SUPER FLY – 1972 director: Gordon Parks Jr.; starring: Ron O’Neal, Carl Lee, Sheila Frazier, Julius Harris, Charles MacGregor
When you think of the best films of early 70s American cinema, you think of THE GODFATHER and THE FRENCH CONNECTION. You think CHINATOWN, MEAN STREETS, and FIVE EASY PIECES. You think of all sorts of films, but unfortunately, most people don’t think of SUPER FLY. In a cinematic era that has been defined by rebellious filmmaking outside of the mainstream, where the anti-hero rose to new levels of prominence, SUPER FLY stands with the best. Unfortunately, the film has been both misunderstood and largely forgotten, leaving it to languish at best in the realm of cult films, as opposed to be lauded as a groundbreaking, trend-setting masterpiece.
Directed by Gordon Parks, Jr. and written by Philip Fenty (but partially improvised by the cast), SUPER FLY frequently feels like a documentary. The gritty camera work, low budget production values and authentic 70s dialogue help to create a cinema verite view of the underbelly of Harlem cocaine dealers. At the center of this world is Youngblood Priest (O’Neal), a mid-level dealer with dreams of making one big score, and then getting out of the business forever. Priest’s ambition is supported by his girlfriend, Georgia (Frazier), scoffed at by his best friend and business partner, Eddie (Lee), and outright opposed by the corrupt police that actually rule the drug trade in New York.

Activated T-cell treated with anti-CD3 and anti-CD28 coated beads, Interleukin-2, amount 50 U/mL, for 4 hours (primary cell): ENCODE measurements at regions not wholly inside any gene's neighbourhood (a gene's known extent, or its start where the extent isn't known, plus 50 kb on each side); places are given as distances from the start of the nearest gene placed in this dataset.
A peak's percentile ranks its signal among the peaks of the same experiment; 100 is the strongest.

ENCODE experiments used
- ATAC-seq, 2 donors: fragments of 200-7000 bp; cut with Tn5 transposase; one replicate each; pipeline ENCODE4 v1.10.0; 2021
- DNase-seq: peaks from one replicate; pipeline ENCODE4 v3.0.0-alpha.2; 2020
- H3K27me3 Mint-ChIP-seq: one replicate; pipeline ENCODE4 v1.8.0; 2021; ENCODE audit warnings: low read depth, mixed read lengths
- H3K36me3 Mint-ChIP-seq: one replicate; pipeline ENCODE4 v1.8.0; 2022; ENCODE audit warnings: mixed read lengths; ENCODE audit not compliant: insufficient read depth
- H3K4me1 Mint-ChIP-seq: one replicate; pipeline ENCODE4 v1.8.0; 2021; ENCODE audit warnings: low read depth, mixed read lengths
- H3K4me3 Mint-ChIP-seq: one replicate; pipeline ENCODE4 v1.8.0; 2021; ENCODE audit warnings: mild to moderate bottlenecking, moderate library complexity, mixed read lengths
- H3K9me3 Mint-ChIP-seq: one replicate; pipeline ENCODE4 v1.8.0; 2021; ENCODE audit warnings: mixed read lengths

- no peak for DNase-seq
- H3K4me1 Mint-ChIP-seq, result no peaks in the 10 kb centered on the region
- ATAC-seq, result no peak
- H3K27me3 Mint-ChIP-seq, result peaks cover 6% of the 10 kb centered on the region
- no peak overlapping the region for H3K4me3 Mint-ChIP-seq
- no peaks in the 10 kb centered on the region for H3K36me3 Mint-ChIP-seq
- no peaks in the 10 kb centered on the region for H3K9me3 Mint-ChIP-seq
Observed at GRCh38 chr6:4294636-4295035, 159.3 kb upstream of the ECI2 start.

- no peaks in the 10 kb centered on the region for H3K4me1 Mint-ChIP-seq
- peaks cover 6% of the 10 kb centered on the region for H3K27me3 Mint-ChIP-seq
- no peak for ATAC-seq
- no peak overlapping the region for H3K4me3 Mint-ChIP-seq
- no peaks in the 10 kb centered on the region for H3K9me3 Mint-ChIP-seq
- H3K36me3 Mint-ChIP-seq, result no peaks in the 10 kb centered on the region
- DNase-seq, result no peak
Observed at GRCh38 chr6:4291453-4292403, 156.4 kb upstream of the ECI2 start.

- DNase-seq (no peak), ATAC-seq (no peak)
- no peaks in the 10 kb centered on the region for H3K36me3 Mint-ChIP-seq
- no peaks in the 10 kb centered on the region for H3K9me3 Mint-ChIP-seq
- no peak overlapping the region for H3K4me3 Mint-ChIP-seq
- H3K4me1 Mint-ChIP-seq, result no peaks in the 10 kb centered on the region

O’Neal, a classically trained stage actor who was coming off a successful, award-winning run in NO PLACE TO BE SOMEBODY, was catapulted to stardom by his performance as Priest. With a closet full of fly vines, the baddest bitches in his bed, and a small empire of dope dealers at his command, Priest is living a twisted, ghettocentric version of the American dream, in which systemic oppression and a low ceiling of opportunities have left enterprising young black men few avenues for chasing the almighty dollar. But despite all the material wealth and creature comforts, he is tired of the criminal life and what he knows will be a life that will either lead to prison or an early death. Priest wants a chance at something more. Something better. He sees his opportunity in one huge score that will leave him with enough money to get out of the hustling business, and allow him to do something legit. The problem is all the outside forces that want to keep Priest in the game, including his partner in crime, Eddie. “You gonna give all this up?” asks Eddie. “Eight track stereo, color TV in every room, and can snort half a piece of dope every day. That’s the American dream, nigga.”
The conflict between Priest and Eddie – one wants out of the life of crime, the other believes it is the only life to live – is the ideological heart and soul that drives the film. SUPER FLY is not so much a film about a dope dealer (though it certainly is about a dope dealer) as it is about those who dare to rise above the circumstances and those who accept the hand life has seemingly dealt them. To its credit, the film is not a condemnation of drug dealers – which is what many people seem to want it to be – rather it is an examination of drug dealers. This simple fact – that the film doesn’t point an accusatory finger at Priest and say, “Shame on you for slingin’ dope” is part of what makes the film so brilliant, while also making it reviled by those that feel the only good crime movie is a crime-doesn’t-pay movie. And to be clear, crime-doesn’t-pay for some people in SUPER FLY, but as in real life, some timed the bad guys get away with the most dastardly of deeds. And to be clear, Priest is a bad guy, or more specifically, he is an anti-hero in the grandest tradition of cinematic anti-heroes. Unlike Al Pacino’s Tony Montana in SCARFACE, Priest has a level of humanity and a moral code (slightly twisted though it may be) that makes him the criminal you want to see get away.